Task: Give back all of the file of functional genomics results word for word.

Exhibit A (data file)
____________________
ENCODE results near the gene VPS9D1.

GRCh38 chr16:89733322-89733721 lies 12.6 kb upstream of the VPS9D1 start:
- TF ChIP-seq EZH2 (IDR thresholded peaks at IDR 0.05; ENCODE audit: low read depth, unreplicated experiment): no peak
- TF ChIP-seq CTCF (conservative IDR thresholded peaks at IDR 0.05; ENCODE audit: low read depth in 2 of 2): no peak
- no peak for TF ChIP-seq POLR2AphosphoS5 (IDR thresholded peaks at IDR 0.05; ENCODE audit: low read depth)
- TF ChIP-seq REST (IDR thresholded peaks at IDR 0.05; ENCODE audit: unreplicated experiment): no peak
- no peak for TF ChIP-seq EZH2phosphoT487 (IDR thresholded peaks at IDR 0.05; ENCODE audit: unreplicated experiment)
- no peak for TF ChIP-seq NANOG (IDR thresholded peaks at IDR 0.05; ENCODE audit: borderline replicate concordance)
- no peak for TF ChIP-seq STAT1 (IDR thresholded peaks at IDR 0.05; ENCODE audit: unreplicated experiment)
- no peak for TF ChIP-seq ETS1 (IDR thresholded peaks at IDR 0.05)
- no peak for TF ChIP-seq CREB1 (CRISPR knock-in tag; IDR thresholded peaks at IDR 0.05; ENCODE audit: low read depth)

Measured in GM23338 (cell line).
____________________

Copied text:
ENCODE results near the gene VPS9D1.

GRCh38 chr16:89733322-89733721 lies 12.6 kb upstream of the VPS9D1 start:
- TF ChIP-seq EZH2 (IDR thresholded peaks at IDR 0.05; ENCODE audit: low read depth, unreplicated experiment): no peak
- TF ChIP-seq CTCF (conservative IDR thresholded peaks at IDR 0.05; ENCODE audit: low read depth in 2 of 2): no peak
- no peak for TF ChIP-seq POLR2AphosphoS5 (IDR thresholded peaks at IDR 0.05; ENCODE audit: low read depth)
- TF ChIP-seq REST (IDR thresholded peaks at IDR 0.05; ENCODE audit: unreplicated experiment): no peak
- no peak for TF ChIP-seq EZH2phosphoT487 (IDR thresholded peaks at IDR 0.05; ENCODE audit: unreplicated experiment)
- no peak for TF ChIP-seq NANOG (IDR thresholded peaks at IDR 0.05; ENCODE audit: borderline replicate concordance)
- no peak for TF ChIP-seq STAT1 (IDR thresholded peaks at IDR 0.05; ENCODE audit: unreplicated experiment)
- no peak for TF ChIP-seq ETS1 (IDR thresholded peaks at IDR 0.05)
- no peak for TF ChIP-seq CREB1 (CRISPR knock-in tag; IDR thresholded peaks at IDR 0.05; ENCODE audit: low read depth)

Measured in GM23338 (cell line).